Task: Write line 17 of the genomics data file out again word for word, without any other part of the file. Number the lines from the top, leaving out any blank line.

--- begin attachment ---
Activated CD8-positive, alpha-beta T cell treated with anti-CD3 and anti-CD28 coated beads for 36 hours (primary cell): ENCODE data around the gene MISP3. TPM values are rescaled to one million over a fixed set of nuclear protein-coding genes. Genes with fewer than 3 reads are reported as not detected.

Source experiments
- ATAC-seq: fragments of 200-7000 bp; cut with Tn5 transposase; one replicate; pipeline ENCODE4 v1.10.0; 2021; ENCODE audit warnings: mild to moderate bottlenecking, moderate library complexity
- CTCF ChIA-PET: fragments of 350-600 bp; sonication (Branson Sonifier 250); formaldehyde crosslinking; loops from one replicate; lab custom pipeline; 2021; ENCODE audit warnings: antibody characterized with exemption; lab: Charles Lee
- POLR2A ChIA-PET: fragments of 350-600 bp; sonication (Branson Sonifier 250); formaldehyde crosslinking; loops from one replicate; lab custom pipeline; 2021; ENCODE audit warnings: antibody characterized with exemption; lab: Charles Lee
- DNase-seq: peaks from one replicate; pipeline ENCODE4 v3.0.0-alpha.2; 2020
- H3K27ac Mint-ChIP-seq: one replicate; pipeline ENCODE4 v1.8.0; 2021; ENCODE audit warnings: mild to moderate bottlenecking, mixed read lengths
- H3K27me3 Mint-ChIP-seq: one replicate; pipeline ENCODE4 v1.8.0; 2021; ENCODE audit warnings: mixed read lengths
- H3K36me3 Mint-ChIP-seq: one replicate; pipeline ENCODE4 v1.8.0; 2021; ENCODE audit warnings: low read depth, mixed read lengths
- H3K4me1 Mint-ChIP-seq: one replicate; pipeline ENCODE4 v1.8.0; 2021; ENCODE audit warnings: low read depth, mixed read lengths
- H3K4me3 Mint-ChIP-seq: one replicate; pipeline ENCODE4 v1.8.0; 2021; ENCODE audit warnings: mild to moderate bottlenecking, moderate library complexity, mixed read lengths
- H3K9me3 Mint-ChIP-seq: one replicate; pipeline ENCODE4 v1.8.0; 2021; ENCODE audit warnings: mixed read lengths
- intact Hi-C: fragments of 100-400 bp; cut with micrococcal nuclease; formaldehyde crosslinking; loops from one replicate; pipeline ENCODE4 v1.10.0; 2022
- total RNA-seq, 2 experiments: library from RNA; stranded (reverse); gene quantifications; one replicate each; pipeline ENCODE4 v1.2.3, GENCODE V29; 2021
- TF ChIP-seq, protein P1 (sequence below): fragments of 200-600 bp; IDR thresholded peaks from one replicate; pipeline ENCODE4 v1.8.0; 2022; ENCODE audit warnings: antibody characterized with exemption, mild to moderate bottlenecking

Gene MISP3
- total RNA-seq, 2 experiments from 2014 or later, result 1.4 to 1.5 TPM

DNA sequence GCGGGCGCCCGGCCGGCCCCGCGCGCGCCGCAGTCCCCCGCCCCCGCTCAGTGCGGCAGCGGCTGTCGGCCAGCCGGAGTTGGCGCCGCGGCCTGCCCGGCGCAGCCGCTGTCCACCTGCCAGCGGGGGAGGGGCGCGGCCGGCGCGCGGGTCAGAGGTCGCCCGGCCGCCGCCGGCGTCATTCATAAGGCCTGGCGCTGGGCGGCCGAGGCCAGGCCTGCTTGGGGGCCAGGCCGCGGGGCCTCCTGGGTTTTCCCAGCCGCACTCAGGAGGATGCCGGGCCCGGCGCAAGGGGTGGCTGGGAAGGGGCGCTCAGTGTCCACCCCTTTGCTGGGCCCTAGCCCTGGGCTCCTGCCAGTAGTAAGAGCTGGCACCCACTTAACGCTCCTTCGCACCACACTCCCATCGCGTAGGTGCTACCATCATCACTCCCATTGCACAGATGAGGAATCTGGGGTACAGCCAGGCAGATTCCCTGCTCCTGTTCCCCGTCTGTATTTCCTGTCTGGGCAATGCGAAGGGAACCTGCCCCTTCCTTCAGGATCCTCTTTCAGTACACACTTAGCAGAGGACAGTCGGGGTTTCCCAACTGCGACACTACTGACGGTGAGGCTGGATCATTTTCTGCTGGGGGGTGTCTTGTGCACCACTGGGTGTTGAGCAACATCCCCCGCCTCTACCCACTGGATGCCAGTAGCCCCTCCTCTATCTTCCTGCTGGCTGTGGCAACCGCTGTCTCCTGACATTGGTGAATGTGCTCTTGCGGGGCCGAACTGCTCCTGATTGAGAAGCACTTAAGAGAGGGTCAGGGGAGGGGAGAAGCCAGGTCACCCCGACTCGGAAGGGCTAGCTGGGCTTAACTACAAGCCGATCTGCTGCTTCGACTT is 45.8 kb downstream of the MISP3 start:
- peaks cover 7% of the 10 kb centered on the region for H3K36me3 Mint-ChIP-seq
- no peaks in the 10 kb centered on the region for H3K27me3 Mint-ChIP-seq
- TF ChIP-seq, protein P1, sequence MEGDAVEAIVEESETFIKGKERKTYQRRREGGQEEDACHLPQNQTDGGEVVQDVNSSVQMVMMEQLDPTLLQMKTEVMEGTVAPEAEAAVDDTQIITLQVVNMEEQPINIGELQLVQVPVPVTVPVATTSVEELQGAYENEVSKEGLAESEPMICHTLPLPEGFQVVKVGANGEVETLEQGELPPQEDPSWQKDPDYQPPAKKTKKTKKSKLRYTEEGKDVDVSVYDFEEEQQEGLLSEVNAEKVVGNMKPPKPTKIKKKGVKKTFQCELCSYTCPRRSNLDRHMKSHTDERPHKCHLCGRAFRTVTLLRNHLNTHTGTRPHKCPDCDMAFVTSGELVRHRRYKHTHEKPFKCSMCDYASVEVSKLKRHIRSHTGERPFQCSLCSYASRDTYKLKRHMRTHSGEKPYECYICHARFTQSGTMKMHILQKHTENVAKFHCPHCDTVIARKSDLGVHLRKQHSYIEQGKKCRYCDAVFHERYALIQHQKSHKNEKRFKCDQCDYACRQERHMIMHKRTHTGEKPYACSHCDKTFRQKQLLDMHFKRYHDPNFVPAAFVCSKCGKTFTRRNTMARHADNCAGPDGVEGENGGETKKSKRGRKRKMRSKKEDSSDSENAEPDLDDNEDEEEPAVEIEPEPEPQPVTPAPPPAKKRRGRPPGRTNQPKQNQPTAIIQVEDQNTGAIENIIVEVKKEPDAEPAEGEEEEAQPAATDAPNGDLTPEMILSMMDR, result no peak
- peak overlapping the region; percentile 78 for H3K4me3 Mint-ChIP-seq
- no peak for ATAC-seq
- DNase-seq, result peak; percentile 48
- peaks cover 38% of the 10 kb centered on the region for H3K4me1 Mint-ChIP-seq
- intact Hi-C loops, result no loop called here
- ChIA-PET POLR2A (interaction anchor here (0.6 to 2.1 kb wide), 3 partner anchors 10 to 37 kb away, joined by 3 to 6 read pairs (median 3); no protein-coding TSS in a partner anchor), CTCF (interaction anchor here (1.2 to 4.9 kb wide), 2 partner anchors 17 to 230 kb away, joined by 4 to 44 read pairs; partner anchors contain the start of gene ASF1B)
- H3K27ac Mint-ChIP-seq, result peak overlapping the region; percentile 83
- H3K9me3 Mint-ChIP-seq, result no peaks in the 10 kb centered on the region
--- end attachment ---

- total RNA-seq, 2 experiments from 2014 or later, result 1.4 to 1.5 TPM